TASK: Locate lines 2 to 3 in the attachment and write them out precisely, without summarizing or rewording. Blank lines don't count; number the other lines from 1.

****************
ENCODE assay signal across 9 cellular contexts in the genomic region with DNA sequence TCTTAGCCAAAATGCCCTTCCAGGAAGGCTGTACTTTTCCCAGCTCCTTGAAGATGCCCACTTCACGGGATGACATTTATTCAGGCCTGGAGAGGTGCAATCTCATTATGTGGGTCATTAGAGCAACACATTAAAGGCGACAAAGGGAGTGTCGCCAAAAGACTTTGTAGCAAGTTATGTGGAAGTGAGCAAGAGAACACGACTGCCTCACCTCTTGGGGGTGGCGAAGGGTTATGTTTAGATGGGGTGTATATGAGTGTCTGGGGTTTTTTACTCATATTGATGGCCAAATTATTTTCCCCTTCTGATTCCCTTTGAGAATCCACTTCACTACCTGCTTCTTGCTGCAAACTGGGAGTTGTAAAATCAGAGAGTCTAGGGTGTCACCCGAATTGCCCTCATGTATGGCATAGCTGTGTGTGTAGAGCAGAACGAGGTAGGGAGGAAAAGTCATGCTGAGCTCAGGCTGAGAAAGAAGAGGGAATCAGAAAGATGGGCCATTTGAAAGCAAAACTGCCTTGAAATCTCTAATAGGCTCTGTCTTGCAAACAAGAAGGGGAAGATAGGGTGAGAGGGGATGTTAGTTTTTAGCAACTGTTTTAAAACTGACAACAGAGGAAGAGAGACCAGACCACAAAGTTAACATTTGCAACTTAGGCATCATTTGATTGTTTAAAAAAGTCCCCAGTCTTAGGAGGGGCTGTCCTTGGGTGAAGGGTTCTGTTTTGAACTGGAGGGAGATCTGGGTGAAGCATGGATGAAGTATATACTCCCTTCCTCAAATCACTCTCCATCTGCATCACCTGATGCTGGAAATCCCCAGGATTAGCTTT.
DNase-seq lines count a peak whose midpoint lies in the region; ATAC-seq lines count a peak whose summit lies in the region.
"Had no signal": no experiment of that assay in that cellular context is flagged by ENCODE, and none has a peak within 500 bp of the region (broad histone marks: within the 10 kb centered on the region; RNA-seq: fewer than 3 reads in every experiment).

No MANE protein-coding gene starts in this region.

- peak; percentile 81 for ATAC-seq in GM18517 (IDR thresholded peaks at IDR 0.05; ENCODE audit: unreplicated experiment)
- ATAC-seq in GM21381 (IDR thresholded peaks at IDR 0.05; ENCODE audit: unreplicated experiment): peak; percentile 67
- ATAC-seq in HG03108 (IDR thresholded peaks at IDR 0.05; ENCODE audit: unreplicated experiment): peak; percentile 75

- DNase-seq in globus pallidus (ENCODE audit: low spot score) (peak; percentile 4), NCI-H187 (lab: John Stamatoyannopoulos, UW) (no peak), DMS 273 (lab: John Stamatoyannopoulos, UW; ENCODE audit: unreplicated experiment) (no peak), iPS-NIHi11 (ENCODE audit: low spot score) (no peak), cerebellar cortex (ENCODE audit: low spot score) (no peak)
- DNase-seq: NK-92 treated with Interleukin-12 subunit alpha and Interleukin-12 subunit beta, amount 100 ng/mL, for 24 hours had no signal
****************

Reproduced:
DNase-seq lines count a peak whose midpoint lies in the region; ATAC-seq lines count a peak whose summit lies in the region.
"Had no signal": no experiment of that assay in that cellular context is flagged by ENCODE, and none has a peak within 500 bp of the region (broad histone marks: within the 10 kb centered on the region; RNA-seq: fewer than 3 reads in every experiment).